LARAMIE — Carl Granderson has been released from jail after a judge modified the former Wyoming football player’s sentence stemming from his sexual battery case.
Sixth Judicial District Court Judge John Perry suspended Granderson’s six-month jail sentence and placed him on six months of supervised probation after ruling the New Orleans Saints signee was entitled to a new sentencing hearing, according to documents filed Friday in Albany County District Court. That sentence will run consecutive to one year of supervised probation, which was handed down as part of the original sentencing.
Granderson had been held at the Albany County Detention Center since July 11 after judge Tori Kricken rejected a plea deal agreed to by the state and the defense and instead sentenced him on one count of unlawful contact and one count of sexual battery, both misdemeanors. Granderson was released from jail Friday.
Granderson’s lawyer, Megan Goetz, did not immediately return a message seeking comment Monday afternoon.
Perry approved the transfer of Granderson’s probation to another state. Granderson, who wasn’t selected in this year’s NFL Draft, signed with the Saints as a free agent in April but was put on the team’s reserve/did-not-report list after not showing up for training camp last month.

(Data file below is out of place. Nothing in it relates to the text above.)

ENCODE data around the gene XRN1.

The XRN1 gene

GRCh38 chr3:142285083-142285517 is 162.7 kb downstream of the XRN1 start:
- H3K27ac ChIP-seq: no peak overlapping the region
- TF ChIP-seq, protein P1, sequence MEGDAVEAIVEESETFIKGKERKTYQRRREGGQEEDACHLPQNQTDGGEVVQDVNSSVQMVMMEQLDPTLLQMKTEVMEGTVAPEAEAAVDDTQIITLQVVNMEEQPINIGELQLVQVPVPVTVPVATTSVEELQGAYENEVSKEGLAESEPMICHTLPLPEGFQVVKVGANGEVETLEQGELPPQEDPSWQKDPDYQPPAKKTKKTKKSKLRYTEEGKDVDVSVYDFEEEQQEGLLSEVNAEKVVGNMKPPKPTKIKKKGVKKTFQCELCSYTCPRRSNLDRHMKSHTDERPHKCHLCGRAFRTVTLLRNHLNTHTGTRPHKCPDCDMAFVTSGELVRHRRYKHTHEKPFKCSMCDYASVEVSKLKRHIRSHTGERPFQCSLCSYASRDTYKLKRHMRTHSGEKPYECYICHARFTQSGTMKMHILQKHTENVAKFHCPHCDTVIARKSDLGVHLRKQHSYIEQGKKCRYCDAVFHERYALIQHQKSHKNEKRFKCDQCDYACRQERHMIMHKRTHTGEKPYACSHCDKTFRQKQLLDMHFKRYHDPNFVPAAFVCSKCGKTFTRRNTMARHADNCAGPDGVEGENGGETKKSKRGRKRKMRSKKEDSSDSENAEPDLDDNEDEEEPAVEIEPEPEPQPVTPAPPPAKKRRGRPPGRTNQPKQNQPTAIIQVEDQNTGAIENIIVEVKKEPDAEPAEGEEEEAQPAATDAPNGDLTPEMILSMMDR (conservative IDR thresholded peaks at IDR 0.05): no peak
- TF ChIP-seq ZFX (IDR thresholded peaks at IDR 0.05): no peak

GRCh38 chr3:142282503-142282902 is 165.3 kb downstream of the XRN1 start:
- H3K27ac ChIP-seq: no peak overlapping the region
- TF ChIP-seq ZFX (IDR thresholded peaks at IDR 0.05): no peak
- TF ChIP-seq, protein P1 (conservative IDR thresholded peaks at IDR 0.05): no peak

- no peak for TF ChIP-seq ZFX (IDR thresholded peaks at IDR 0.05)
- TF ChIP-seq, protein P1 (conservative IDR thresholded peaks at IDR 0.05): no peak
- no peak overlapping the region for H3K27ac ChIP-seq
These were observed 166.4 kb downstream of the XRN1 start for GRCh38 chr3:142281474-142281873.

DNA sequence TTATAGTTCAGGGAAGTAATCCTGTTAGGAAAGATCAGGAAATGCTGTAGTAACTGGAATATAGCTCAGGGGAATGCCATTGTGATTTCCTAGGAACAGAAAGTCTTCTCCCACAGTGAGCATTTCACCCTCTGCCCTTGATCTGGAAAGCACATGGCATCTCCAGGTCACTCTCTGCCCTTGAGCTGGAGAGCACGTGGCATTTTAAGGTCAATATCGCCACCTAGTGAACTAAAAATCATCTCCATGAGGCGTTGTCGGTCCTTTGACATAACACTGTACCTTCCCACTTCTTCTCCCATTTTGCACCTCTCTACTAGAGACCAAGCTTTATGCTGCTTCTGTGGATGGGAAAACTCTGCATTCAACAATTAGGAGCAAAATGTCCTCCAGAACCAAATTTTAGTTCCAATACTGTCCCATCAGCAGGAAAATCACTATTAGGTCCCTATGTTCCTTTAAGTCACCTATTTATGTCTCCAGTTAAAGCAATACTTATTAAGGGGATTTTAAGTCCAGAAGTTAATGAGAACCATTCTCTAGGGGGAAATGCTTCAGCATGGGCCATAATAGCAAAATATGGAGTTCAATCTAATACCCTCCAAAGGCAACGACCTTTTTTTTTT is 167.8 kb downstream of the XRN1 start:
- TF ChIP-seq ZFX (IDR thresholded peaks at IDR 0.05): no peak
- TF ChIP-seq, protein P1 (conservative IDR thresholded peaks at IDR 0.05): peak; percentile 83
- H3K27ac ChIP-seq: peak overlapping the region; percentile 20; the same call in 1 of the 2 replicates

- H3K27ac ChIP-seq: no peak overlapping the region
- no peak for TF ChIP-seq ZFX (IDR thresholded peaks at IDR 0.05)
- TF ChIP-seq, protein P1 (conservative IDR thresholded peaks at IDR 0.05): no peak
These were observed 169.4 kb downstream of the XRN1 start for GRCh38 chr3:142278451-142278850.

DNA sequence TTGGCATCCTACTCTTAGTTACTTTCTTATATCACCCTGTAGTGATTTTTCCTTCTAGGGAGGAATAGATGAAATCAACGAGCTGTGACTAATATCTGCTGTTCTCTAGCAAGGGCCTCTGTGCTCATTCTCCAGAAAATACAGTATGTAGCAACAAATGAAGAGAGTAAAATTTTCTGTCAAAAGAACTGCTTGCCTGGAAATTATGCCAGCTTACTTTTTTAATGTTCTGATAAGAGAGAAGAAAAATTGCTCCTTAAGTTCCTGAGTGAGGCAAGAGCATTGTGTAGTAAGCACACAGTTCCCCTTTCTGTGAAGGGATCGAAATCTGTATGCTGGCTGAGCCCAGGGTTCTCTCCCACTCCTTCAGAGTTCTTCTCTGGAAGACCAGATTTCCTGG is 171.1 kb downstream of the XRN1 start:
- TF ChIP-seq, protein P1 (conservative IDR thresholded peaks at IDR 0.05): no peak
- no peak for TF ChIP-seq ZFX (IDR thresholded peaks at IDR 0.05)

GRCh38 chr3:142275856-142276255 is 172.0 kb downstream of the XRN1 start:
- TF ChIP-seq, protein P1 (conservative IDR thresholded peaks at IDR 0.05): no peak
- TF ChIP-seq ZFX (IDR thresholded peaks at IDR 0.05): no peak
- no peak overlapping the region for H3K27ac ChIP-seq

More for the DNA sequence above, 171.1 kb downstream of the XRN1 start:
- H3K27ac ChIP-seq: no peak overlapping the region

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The ruling came weeks after Goetz requested a new trial and filed motion seeking to allow her client to withdraw his no-contest pleas, the latter of which was denied. In court documents filed last week, Goetz argued Kricken’s decision to reject the plea deal and sentence Granderson was “manifest injustice” and called into question the judge’s methods, including a phone call placed to Granderson’s therapist shortly before the sentencing proceedings were held.
In his ruling, Perry, who took over proceedings in the case earlier this month, said that outside communication “cast a shadow” over the proceedings and has “the appearance of impropriety.”
“To be clear, based on the information currently before the court, the ex parte communication was in no way damaging to defendant,” Perry wrote. “However, that fact simply does not matter. Ex parte communications of this nature are improper regardless — and even moreso when instituted by the sitting judge. In any analysis employed, there is simply no other just conclusion.”
Charges were originally filed against Granderson in February after two female UW students accused the 6-foot-5, 250-pounder of touching them sexually without their consent at his off-campus apartment just days after Wyoming’s final game of last season.